I'm watching Cal take on Maryland in the first round of the men's NCAA tournament, and thinking about the start of the MLS season ... San Jose opens their schedule on Saturday night. The tournament is rightfully known as one of the great sporting events ... the structure ensures plenty of drama, the enthusiasm of the players and fans is contagious, and let's not forget all the gambling that goes on. But, as I'm reminded every time I watch college basketball, the actual level of play is erratic. The best basketball on the planet is played in the NBA. Many of these college players will end up in the pros, but even they are not yet at the peak of their abilities. It doesn't matter, because the tournament supplies its own thrills. More importantly, it doesn't matter if you have someone to root for, whether via gambling or, in my case, because of my life-long attachment to Cal sports (as I often note, I am old enough to remember when Cal won the NCAA tourney, and yes, I did sleep under a blue blanket with a gold C and a picture of Oski the Bear when I was a kid). Ultimately, I'd rather watch a largely meaningless Cal game in December than a hot matchup between the Lakers and Celtics in March, because I care about Cal. If I ranked spectator sports by the amount of enjoyment they bring me (as opposed to ranking them simply by the skills of the participants), I'd put games featuring my favorite teams at the top, followed by other criteria based on the quality of play.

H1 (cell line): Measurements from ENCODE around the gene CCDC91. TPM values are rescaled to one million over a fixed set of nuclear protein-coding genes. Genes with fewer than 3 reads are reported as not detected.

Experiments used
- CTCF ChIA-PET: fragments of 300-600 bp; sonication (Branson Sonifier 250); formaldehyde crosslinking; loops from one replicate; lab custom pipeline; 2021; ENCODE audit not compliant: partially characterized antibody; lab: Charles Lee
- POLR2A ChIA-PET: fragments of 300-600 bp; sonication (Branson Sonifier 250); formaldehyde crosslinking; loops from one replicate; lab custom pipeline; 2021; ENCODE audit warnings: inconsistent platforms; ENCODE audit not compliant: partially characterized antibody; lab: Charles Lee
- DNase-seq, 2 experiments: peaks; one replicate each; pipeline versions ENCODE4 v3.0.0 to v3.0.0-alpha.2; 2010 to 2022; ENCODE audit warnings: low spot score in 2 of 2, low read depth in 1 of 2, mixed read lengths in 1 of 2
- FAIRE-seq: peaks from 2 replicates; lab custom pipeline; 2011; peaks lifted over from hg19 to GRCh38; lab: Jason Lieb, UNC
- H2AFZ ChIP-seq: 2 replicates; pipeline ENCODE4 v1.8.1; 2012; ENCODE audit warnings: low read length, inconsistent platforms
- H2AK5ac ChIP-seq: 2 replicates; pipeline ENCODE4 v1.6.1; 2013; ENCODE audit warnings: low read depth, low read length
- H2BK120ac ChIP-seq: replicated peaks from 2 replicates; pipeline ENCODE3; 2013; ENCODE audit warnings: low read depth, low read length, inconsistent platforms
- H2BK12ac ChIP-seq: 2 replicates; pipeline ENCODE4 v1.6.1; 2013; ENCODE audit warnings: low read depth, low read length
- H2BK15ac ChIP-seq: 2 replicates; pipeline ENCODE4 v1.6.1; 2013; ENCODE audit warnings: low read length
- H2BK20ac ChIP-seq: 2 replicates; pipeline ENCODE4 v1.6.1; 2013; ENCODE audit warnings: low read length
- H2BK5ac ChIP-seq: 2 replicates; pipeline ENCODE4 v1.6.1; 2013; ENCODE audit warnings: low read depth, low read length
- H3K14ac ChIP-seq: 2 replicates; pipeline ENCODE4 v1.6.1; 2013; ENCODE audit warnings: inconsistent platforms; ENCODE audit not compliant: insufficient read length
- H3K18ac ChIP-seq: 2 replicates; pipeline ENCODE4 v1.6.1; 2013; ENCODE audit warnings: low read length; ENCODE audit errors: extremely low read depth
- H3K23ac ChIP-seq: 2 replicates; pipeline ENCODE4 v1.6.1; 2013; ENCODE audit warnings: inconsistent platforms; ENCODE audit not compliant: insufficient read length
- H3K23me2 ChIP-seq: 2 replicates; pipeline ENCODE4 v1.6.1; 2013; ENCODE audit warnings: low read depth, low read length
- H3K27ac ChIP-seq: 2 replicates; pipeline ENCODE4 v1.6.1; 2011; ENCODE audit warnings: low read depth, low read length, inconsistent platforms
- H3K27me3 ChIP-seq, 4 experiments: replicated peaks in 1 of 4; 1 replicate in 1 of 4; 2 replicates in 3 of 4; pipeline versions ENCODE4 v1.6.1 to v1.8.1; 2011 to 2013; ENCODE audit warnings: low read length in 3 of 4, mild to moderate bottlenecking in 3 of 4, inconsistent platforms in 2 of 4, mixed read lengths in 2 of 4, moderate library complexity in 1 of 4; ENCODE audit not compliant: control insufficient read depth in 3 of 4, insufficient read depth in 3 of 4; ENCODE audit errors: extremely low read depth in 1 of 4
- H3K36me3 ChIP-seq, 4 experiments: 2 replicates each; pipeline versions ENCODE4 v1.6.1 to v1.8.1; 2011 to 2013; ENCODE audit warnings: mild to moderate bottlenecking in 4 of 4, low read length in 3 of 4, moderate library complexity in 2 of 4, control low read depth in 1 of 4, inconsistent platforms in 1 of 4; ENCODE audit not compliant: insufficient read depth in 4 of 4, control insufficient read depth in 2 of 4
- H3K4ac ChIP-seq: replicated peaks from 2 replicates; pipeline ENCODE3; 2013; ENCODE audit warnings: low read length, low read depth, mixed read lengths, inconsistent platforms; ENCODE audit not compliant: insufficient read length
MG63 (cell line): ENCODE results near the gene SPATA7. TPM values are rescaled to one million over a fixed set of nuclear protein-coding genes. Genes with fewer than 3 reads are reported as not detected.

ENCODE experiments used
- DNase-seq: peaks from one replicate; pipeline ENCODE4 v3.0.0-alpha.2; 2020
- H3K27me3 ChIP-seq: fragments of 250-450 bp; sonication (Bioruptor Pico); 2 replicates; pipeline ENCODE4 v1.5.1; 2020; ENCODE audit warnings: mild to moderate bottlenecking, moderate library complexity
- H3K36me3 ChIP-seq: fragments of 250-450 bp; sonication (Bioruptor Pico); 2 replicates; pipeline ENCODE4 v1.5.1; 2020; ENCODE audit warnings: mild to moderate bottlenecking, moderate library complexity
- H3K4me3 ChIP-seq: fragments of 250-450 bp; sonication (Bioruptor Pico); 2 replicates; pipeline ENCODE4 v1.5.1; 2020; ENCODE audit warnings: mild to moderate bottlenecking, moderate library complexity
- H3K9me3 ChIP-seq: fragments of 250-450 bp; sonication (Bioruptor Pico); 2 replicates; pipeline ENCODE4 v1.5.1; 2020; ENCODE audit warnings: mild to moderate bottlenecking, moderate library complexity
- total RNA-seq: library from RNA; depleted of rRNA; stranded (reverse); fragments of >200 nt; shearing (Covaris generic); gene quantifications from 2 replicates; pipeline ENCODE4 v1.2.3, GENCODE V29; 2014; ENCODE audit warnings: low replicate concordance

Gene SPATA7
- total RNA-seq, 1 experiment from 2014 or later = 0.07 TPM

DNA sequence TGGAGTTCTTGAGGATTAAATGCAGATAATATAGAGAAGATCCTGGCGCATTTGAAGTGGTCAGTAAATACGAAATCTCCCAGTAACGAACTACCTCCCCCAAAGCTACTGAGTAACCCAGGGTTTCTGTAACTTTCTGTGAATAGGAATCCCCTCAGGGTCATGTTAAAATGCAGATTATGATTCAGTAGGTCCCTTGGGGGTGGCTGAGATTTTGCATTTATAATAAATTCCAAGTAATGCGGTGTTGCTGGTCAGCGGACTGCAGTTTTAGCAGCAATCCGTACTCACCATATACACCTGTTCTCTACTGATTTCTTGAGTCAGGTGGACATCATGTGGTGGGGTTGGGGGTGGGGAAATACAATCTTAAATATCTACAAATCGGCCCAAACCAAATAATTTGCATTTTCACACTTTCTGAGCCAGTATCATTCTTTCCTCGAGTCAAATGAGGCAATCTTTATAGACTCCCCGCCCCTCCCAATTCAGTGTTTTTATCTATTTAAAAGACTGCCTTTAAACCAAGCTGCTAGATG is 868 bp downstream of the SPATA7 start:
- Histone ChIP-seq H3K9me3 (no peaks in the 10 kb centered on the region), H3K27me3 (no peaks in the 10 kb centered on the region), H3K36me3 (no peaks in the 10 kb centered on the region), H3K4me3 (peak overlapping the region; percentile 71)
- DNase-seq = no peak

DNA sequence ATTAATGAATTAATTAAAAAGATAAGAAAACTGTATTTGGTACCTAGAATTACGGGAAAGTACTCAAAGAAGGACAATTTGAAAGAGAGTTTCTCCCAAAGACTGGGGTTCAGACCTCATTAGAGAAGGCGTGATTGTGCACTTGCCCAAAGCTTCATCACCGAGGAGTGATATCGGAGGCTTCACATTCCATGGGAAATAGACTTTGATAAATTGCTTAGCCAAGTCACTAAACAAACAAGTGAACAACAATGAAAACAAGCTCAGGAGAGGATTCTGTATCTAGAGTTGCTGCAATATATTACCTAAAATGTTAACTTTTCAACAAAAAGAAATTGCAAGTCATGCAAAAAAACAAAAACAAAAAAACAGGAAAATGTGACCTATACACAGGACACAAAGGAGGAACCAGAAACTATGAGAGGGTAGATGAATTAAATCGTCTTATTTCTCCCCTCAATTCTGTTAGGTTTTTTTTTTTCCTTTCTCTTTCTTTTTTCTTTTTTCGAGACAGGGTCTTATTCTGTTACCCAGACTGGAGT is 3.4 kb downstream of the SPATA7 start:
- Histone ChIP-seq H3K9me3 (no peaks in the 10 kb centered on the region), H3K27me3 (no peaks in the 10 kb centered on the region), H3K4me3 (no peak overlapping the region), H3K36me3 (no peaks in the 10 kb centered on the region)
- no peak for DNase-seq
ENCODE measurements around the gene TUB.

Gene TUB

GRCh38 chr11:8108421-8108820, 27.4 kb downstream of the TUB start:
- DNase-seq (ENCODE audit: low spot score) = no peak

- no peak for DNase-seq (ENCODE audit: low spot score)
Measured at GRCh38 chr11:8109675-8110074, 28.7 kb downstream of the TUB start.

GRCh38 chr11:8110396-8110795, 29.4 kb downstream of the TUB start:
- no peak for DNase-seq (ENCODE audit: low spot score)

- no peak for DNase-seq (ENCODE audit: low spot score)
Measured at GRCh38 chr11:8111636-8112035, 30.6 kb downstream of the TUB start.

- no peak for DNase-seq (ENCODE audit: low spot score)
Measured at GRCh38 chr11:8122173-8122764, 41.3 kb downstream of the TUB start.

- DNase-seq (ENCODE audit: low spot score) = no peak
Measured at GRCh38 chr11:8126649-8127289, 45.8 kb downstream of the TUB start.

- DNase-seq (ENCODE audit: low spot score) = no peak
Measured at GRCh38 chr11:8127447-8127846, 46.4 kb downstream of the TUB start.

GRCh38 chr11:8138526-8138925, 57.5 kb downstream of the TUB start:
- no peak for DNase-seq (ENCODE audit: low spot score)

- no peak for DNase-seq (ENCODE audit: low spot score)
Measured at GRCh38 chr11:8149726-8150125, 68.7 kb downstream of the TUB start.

And yes, this means that I'll be at Buck Shaw Stadium on Saturday night, and I'll be more engrossed watching the Quakes take on New England than I was watching Inter Milan against AC Milan. The Quakes' best player, Darren Huckerby, wouldn't make the roster of either Milan squad, but I won't care when my favorite player hauls ass down the left wing for San Jose ... at that moment, in my eyes, Darren Huckerby and his teammates will be the players I want to watch.